I thought of August and the hospital, all the tests, and the strangeness. The only way I’d find out anything was by sticking it out. I wasn’t sure if we really had a choice about that. I kept that suspicion to myself though. I nodded to Rebecca.

“Ok, what say you come back inside with me and meet some girls who think you are a freaking rock star? How’s that sound?”

Despite myself, I smiled and nodded again.

Rebecca walked me into the room where the other girls were waiting. They were talking but stopped upon seeing us. Several of them smiled, even Claire, though Samantha looked a bit cool.

“Hello, everyone,” Rebecca said. “I’d like to introduce Peri Delaney to all of you.”

“Hi,” several of the girls said. Others waved and smiled.

“I’ve taken it upon myself,” Rebecca continued, in a very solemn voice, “To speak to her about her powers.” She closed her eyes and raised her hand, like a politician or a preacher giving a speech, “Peri has promised me that she will only use her powers for good and noble causes.”

Several of the girls giggled while Rebecca continued. “I, on the other hand, promise to use my powers for evil and villainy.”

She paused, looking at all of us.

“Just as soon as I figure out what they are.”

We all broke down with laughter.

Things were better after that. I moved closer to the rest of them and took a bunk by Rebecca. I still was not completely comfortable, but I felt better. My worries about being an outsider abated, for now. We did not talk about tomorrow and what that might bring. We knew that our taste of military life was about to start, and to say we were uncomfortable was a gross understatement.

For myself, when the lights went out, I wondered about my newfound ability. How strong was I? What other powers, if any, did I have? The other girls all tried lifting the bunks, but it was to no avail. Until Claire. She snatched it up without hesitation. When she put it back down, we just stared at each other, silently sharing a giddy rush of power.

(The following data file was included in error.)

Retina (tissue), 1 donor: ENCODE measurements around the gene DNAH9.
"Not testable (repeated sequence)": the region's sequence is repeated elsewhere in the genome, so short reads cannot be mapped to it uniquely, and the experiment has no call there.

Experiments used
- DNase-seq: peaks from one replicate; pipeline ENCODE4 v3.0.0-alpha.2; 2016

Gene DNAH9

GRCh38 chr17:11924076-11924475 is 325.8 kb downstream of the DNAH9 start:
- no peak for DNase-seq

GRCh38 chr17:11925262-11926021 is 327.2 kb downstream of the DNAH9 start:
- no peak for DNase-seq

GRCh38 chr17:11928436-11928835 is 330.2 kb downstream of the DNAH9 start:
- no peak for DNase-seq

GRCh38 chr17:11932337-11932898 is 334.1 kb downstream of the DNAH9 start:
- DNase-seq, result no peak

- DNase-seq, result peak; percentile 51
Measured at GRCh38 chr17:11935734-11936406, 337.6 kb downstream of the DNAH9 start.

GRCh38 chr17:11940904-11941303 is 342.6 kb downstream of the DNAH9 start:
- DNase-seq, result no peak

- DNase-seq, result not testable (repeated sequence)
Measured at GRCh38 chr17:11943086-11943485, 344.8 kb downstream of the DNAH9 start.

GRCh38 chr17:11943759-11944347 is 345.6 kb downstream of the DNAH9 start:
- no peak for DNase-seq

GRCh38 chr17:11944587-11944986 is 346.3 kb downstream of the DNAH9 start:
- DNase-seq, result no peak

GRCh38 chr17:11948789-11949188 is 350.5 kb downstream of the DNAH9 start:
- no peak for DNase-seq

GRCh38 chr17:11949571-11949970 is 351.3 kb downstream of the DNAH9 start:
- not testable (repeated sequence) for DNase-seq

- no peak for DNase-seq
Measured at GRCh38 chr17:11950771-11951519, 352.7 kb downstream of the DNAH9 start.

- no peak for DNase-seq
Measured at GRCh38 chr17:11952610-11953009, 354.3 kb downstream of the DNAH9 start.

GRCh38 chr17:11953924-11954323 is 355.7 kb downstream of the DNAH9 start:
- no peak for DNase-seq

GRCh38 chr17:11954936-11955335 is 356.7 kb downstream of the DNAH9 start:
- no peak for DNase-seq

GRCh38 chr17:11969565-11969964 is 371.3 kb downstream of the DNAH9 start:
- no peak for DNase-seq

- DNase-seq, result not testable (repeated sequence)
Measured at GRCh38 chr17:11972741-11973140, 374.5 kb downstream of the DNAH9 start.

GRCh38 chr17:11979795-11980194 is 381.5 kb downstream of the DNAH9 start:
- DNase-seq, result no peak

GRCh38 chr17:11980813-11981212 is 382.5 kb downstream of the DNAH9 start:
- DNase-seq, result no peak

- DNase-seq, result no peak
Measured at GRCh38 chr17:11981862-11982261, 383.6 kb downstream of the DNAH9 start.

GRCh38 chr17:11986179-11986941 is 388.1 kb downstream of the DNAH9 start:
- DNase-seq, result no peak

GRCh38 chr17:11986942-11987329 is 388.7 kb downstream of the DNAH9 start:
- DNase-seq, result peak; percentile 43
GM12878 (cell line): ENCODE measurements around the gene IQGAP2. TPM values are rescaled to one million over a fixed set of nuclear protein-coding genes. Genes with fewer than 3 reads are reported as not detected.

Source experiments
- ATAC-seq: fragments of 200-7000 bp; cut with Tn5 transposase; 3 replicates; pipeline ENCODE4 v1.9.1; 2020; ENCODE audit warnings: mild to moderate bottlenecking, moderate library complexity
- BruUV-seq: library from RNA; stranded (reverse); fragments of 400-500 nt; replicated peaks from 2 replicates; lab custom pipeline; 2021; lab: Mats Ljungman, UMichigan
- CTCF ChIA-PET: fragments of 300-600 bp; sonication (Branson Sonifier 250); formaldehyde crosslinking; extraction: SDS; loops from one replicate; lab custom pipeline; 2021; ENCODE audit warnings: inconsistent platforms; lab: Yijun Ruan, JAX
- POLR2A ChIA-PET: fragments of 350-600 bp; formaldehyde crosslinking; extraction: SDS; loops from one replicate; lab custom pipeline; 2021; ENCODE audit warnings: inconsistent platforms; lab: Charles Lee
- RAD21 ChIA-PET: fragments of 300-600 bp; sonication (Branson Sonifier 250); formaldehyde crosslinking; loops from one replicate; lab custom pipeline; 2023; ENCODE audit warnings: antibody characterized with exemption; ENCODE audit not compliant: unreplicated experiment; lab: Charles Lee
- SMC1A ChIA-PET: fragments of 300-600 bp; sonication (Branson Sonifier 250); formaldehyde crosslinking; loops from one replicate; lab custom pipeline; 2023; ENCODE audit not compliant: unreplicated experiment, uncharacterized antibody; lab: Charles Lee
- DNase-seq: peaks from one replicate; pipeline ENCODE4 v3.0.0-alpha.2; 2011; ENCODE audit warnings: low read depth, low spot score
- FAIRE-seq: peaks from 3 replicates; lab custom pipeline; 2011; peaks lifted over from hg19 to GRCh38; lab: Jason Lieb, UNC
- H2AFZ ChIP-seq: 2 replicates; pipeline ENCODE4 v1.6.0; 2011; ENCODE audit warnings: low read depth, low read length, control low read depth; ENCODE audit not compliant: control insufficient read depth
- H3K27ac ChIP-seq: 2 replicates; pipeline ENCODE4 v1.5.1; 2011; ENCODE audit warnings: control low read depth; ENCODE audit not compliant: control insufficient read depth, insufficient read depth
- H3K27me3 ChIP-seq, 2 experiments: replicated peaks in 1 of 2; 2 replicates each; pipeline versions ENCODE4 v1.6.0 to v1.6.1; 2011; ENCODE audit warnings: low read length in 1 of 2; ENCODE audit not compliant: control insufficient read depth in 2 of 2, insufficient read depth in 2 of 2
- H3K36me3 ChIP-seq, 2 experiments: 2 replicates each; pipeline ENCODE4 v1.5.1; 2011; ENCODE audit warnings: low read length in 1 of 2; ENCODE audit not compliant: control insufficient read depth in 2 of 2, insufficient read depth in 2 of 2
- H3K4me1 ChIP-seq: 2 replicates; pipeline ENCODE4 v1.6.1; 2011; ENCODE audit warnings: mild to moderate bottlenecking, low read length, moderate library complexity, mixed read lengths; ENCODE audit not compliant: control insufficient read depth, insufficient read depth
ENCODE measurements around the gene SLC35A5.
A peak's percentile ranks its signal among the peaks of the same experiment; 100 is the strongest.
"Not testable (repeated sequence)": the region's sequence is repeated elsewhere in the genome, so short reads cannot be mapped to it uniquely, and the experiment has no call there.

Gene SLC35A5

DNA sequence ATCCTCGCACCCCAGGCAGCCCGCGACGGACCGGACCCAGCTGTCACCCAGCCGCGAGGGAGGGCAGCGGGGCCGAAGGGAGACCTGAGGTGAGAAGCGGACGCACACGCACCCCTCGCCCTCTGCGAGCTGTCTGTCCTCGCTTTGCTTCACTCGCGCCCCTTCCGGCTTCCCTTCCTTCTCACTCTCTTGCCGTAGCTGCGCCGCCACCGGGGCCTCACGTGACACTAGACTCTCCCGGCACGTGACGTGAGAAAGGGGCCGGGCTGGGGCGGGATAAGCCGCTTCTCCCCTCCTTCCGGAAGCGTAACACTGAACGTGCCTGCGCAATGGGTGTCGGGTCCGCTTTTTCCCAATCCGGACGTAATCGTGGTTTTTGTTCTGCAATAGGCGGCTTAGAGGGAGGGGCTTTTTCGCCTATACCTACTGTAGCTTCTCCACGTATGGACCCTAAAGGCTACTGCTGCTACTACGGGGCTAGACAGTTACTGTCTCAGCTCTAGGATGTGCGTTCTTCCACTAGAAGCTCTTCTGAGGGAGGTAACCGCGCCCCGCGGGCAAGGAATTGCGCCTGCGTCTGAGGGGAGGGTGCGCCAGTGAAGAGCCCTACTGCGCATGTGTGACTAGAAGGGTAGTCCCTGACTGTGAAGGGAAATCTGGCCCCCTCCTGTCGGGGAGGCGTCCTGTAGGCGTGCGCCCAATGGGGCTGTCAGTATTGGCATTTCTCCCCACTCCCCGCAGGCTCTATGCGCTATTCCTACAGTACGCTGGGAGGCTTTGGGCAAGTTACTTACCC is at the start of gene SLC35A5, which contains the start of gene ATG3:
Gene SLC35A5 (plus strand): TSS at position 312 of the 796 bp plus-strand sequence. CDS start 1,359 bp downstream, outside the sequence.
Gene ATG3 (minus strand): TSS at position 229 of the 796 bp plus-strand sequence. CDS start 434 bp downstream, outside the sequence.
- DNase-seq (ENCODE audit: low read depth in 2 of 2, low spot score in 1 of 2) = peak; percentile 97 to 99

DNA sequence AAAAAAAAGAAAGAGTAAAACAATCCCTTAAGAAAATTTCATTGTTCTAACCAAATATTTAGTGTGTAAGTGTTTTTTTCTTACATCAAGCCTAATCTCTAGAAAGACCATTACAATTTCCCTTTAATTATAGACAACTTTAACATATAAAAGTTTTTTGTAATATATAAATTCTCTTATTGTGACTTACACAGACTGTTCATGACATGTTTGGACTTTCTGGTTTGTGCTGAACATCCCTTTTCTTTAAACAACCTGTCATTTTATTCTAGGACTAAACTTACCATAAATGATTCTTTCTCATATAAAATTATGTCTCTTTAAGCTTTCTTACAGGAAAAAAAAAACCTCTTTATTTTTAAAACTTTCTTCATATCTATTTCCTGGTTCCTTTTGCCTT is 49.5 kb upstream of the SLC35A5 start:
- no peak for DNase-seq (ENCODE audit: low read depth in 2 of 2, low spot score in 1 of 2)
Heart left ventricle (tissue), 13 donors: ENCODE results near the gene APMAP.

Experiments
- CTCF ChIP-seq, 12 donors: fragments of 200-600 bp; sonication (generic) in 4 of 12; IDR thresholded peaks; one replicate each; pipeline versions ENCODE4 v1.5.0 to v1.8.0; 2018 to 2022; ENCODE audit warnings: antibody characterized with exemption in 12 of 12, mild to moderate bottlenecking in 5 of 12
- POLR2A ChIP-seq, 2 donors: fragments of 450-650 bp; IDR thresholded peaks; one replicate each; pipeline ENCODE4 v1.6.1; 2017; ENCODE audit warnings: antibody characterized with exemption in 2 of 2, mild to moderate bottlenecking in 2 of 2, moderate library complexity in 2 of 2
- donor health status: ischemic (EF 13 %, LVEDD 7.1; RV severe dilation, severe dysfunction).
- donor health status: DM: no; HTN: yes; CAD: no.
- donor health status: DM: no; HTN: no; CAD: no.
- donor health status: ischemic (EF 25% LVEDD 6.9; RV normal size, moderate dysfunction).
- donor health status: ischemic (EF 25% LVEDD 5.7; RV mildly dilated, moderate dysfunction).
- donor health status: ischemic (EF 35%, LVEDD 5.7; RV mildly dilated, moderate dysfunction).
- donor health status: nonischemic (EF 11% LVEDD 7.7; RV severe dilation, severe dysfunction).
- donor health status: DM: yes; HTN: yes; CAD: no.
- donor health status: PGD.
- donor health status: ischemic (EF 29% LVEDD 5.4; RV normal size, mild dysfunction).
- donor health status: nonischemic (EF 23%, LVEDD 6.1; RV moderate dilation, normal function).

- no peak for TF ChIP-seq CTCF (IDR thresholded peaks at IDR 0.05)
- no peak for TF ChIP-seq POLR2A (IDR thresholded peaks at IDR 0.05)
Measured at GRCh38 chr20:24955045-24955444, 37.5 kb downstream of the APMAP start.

Despite the evening’s levity, I could not shake my feeling of anxious tension. There was plenty to worry about, but I did not know if that was what it was. I probed that feeling, worrying it like a sore tooth. In the end, as I was drifting to sleep, I worried that maybe I was turning into a Seer. Maybe this feeling like something was about to happen was real and something very big was coming.

If that was true, I did not think that whatever it was would be good for any of us.


Support "Angel's Dirge"

About the author


Bio: Though born in the United States, I am now living in bonnie Scotland. Been writing most of my life and though I have some non-fiction (gaming) published, I have never had any of my fiction published in any format. I've written a few novels before but never tried sharing them with the world. My interests are primarily fantasy and urban fantasy. I appreciate any feedback, good or bad.

Log in to comment
Log In

Log in to comment
Log In